Sunday, September 02, 2007

Aother Great post on Racialicious!

Once again my favorite blog has hit a home run in my heart. Latoya Peterson posted her thought provoking piece: 4th generation racist: Can you be anti-racist if you’re anti-white?

Here is my comment that I made in response to it. Please check out her post for more background. I just thought I'd share my comment with my readers too!

Wow! Latoya your honesty was so beautiful! I struggle with racism (which I define as prejudice towards individuals & groups based upon notions of race) and wholly identify as an anti-racist activist. I'm guilty of making Jewish jokes. I'm guilty of not being as nice to someone as I could because they were white. I'm guilty of seeing the quote-unquote big black man walking towards me at night & being scared. I'm guilty of seeing people acting out my preconceived notions of them & hating them.

I'd like to think or at least I hope that my work as an activist & doing tangible works to benefit equality for all humans has helped my racist karma. But what seems to help me most is doing just what you did Latoya- honesty. To admit my prejudice, to admit my mistakes. To admit these things & then actively work towards changing my thoughts & attitudes. If I don't acknowledge the hate & pain of racism I can't move past it & help others to do the same.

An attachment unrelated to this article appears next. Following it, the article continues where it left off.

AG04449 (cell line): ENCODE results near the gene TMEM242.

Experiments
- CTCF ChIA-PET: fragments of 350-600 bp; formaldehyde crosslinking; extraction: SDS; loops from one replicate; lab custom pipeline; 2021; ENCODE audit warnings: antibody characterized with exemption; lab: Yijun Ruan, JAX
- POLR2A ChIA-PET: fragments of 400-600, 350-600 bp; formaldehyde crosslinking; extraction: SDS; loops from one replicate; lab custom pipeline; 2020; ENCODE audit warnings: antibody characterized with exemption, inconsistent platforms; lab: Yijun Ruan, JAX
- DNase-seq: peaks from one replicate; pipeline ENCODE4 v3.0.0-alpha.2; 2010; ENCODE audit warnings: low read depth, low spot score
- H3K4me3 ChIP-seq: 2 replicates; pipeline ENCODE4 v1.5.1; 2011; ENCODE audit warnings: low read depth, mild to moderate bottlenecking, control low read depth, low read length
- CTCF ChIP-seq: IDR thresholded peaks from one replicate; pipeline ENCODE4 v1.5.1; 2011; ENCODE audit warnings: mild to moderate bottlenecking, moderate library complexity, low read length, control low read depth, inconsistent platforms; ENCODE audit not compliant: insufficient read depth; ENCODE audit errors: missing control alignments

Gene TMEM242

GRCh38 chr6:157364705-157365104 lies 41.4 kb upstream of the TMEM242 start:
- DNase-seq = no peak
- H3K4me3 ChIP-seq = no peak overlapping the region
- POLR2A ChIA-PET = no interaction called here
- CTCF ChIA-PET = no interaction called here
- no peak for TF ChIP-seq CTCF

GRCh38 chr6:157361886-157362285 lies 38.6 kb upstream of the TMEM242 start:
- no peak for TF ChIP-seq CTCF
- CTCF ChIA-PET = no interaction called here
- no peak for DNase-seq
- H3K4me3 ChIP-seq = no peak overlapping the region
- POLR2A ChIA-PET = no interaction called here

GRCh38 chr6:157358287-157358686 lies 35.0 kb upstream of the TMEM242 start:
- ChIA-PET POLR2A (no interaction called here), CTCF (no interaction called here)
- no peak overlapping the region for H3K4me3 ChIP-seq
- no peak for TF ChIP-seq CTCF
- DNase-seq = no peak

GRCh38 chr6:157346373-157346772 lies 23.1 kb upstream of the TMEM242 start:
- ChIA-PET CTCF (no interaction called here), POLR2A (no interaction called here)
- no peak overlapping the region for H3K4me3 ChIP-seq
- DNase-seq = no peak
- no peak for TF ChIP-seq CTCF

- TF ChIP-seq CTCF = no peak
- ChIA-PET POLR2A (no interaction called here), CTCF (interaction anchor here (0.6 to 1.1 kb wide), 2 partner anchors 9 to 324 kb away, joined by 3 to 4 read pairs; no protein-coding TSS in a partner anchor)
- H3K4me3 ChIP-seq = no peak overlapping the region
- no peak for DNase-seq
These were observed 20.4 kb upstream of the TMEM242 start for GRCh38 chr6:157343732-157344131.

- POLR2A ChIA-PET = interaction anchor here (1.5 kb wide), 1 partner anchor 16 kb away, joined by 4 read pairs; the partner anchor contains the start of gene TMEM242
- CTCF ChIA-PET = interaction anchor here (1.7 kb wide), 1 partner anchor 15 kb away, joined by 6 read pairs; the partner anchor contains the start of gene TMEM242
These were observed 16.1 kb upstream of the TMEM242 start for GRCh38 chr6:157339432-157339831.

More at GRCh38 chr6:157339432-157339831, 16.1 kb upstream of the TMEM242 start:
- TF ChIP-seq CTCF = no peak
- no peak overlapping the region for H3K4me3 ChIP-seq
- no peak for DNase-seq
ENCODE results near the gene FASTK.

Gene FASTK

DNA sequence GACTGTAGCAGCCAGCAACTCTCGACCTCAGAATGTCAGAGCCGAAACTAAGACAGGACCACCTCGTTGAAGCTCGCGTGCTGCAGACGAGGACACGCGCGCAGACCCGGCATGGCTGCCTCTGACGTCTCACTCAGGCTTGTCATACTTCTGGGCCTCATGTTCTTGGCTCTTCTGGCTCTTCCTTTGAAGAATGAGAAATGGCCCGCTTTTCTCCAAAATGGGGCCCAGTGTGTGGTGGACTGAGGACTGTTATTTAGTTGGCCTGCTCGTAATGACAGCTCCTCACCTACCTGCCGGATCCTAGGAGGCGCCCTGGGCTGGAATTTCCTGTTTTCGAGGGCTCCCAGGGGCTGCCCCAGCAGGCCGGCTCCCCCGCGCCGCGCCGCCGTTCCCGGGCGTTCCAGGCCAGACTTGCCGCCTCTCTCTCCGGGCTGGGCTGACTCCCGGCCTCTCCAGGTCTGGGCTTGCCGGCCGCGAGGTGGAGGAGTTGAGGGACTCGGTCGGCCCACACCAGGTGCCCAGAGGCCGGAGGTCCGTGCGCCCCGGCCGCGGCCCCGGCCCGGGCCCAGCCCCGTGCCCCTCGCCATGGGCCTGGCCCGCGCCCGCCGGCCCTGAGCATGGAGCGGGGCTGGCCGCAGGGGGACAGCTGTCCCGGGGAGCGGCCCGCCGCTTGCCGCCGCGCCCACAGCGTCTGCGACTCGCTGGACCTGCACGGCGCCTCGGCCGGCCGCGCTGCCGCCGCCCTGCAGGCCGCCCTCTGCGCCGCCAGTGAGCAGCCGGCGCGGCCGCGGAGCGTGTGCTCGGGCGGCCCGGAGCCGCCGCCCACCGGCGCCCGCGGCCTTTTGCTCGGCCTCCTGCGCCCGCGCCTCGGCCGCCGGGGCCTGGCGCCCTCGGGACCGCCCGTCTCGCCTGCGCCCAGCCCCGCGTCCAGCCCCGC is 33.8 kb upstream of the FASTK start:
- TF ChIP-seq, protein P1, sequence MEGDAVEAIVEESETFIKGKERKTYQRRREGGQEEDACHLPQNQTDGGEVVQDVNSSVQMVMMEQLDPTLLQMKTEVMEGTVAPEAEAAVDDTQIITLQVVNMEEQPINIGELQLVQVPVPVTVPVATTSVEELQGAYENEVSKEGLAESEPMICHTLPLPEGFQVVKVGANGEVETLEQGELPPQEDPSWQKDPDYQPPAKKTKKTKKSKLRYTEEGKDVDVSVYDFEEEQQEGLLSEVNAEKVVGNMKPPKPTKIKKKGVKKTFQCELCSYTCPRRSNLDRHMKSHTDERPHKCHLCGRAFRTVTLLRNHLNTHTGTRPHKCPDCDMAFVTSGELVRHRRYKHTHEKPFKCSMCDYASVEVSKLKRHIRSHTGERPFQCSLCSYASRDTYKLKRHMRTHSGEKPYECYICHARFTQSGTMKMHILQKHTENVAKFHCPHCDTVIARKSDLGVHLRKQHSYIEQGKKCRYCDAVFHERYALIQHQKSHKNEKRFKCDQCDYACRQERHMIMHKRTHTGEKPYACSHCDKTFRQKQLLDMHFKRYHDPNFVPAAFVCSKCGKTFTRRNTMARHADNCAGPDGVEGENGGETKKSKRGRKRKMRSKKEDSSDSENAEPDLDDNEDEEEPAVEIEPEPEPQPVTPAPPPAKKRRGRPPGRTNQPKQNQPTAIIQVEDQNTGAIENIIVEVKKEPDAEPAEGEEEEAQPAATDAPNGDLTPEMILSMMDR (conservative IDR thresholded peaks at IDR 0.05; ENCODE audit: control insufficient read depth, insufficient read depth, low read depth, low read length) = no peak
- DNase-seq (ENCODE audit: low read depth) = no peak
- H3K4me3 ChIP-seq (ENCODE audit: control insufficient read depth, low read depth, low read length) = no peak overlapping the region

The forgiveness & understanding of my own prejudices helped me to feel a little less angry towards those who are or would be racist towards me. That maybe if we all had ways to take action & see racism not only as something that "kinda sucks for some people" but as what I feel it is, a dis-ease of perception, we can really heal ourselves & the world(s) around us.

So how do we take ACTION? I heard a long time ago that people can't think their way into right action, but must act their way into right thinking. So far there is no 12 step racism recovery group. There are no prejudice rehab's. But there are groups like Carmen's anti-racism group. There is this wonderful website Racialicious & the equally great podcast Addicted to Race that gives folks a chance to listen. And to really listen with all out heart is a great way to take action.

The price we pay for being honest can be great. So many are afraid of their own feelings. But getting honest with ourselves & then finding the ways to do the real work of erasing racism within & around us does have rewards. The rewards are being able to have that one moment when we look at someone & see the person & not just their skin color. We get moments where we can be satisfied with the freedom of knowing ourselves & becoming the people we wish to become. We get to listen (as George Michael would say) without prejudice one moment, one day at a time. We get to know others experiences with race & racism & not shut them down. We get to see folk's skin not as something that defines a them but adds to their experience.

Well that's enough out of me! Peace y'all.

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